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Changing our Pennsylvania Constitution

AUTHOR: Mary Dupuis and Dianne Gregg, AAUW State College Public Policy Co-Chairs

EMAIL: Mary –; Dianne –

PHONE: Submitter – Connie Schroeder (814) 360-4810

AGENCY: AAUW State College

What are you to make of the proposed Constitutional Amendments you’ve been reading about in the newspaper? While they aren’t on this year’s ballot, they could well be facing us in the spring. AAUW stresses voter education. We believe this is a case where it’s wise to plan ahead.

What is the amendment process? A proposed amendment must be voted on and passed in identical language by both Houses of the PA Legislature, in two consecutive sessions. A session lasts two years. The current Legislature passed these proposals the first time. That means the people elected this fall will make the decision to put these amendments on your ballot—or not.

What are these amendments? They fall into three categories. First, a package passed together sets up an abortion ban, allows a governor’s veto to be overridden with a simple majority of legislative votes instead of the current two-thirds majority, specifies the voting age at 21 rather than the current 18, raises the residency requirement for voting from 30 to 90 days, tightens voter ID, makes election audits mandatory, and turns the Lt Governor’s office into an appointed position. Second, correcting an administrative error, an amendment eases the statute of limitations for lawsuits involving childhood sexual abuse. Third, an amendment creating judicial districts for the state appeals courts was passed by the previous Legislature and could still be passed by this one if voted on this year.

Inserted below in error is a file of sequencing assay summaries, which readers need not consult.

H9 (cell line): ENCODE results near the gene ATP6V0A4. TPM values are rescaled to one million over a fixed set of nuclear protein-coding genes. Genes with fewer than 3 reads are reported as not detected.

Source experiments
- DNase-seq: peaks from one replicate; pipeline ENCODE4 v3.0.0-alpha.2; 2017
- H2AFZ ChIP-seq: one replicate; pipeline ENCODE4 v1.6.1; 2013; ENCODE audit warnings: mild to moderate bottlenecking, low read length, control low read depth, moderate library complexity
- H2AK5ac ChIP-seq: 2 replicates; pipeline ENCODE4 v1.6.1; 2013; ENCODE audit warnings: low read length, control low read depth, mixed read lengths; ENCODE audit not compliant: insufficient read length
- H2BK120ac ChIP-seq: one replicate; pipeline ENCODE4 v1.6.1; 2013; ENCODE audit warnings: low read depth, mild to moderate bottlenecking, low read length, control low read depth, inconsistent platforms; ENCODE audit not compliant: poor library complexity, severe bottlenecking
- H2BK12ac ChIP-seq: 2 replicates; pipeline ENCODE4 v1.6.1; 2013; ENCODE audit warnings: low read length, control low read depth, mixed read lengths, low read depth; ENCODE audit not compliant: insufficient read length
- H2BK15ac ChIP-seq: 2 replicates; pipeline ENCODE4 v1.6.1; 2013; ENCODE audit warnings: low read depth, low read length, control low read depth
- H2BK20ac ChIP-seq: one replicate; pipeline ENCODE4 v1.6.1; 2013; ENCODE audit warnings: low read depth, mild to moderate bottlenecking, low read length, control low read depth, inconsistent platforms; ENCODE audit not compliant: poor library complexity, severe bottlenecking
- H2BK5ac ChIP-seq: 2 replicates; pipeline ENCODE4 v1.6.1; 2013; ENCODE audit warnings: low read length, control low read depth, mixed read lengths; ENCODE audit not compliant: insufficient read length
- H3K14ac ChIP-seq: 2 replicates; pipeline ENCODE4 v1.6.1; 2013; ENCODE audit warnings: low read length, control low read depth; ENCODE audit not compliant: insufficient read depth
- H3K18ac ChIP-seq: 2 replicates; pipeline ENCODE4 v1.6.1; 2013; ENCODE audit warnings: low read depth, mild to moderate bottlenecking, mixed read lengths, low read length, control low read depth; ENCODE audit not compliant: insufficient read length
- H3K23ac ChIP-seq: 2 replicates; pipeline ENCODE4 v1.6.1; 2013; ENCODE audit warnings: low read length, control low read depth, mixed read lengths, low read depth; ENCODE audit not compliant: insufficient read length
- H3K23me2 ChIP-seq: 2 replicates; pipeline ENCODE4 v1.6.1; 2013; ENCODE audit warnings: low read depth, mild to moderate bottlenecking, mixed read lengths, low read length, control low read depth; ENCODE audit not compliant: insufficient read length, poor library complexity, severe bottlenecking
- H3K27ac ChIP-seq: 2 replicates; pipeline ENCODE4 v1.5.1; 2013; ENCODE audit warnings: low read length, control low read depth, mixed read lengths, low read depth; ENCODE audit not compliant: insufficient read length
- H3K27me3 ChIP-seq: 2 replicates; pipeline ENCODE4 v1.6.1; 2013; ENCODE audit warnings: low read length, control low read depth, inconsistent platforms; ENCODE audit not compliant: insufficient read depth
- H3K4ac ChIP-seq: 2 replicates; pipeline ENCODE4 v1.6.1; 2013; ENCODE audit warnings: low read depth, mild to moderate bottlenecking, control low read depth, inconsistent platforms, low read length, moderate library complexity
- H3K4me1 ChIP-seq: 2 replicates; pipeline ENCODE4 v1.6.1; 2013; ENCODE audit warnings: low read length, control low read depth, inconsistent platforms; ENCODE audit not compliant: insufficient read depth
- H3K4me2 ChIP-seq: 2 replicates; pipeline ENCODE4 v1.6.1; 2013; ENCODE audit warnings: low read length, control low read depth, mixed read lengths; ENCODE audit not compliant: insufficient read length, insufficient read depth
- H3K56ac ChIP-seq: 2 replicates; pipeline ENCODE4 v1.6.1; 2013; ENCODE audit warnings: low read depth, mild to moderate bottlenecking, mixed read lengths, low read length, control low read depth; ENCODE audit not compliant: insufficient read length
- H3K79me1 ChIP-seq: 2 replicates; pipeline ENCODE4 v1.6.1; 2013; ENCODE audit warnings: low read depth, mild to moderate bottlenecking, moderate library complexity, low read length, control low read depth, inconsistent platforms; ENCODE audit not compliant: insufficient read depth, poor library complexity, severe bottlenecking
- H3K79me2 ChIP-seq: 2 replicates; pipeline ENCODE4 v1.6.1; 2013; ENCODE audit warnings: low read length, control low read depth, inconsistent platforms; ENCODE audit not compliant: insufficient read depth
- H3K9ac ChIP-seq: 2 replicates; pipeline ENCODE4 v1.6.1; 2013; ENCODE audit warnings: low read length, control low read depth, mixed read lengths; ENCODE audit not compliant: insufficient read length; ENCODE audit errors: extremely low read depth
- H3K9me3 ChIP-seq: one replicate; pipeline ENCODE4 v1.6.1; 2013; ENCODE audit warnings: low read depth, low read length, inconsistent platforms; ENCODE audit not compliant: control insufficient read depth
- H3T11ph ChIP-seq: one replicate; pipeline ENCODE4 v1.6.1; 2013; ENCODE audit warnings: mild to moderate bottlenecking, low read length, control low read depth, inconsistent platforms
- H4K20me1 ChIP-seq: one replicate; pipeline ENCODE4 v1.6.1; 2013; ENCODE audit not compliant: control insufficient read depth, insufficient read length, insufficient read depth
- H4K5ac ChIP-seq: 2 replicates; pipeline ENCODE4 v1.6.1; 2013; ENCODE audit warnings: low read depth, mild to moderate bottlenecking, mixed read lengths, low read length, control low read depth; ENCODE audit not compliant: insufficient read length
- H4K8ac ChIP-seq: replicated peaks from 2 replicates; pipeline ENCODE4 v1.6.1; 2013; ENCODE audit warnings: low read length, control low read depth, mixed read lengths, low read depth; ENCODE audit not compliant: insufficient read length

Why are we seeing so many more proposed amendments than we were? Amendments used to be a serious process where voter approval was needed for a technical fix, as with the sexual abuse cases, above. Voters expected these changes had been carefully examined and deserved our support. As with much else that’s become polarized these days, the process has been hijacked for political purposes. Here, the proposals in the first block are matters the Legislature has been fighting about with the Governor. Those changes were bills that passed the Legislature along party lines, then were vetoed by the Governor, but the Legislature did not have enough votes to override the veto, so they did not become law.

What is the bottom line? These amendments show up on the primary ballot quite deliberately—that’s the lowest turnout election, favoring the more partisan voters. Both Houses of our Legislature are controlled by one party, which has a minority of the registered voters. These amendments intend to solidify that party’s control. If you want a return to balanced consideration of attempts to amend our Constitution, look at your PA candidates to see who supports these amendments and vote accordingly. If each party controlled one House, we might get back to respectful deliberation.


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